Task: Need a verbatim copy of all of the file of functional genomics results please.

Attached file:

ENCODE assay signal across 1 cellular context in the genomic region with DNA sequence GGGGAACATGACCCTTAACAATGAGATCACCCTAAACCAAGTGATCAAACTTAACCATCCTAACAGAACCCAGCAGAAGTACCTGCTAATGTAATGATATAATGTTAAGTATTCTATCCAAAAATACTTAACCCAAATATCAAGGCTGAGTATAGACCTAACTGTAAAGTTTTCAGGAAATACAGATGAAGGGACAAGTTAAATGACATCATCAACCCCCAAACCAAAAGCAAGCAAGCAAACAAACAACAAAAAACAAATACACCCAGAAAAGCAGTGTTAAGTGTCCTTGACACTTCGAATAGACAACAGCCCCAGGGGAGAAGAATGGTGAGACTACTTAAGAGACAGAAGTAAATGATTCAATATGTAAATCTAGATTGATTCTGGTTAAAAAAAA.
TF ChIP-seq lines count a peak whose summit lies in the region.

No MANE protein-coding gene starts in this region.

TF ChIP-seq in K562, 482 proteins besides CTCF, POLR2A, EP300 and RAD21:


ENCODE assay signal across 1 cellular context in the genomic region with DNA sequence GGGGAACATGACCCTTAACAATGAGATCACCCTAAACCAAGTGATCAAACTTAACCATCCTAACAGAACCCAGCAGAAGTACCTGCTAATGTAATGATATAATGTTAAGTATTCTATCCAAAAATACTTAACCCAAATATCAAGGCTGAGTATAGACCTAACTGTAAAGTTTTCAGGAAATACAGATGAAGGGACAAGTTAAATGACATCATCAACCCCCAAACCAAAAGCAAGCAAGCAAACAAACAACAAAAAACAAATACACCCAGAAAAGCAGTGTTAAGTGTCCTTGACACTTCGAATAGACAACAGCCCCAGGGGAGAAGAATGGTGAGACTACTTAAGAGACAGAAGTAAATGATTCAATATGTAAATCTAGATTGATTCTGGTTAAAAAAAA.
TF ChIP-seq lines count a peak whose summit lies in the region.

No MANE protein-coding gene starts in this region.

TF ChIP-seq in K562, 482 proteins besides CTCF, POLR2A, EP300 and RAD21: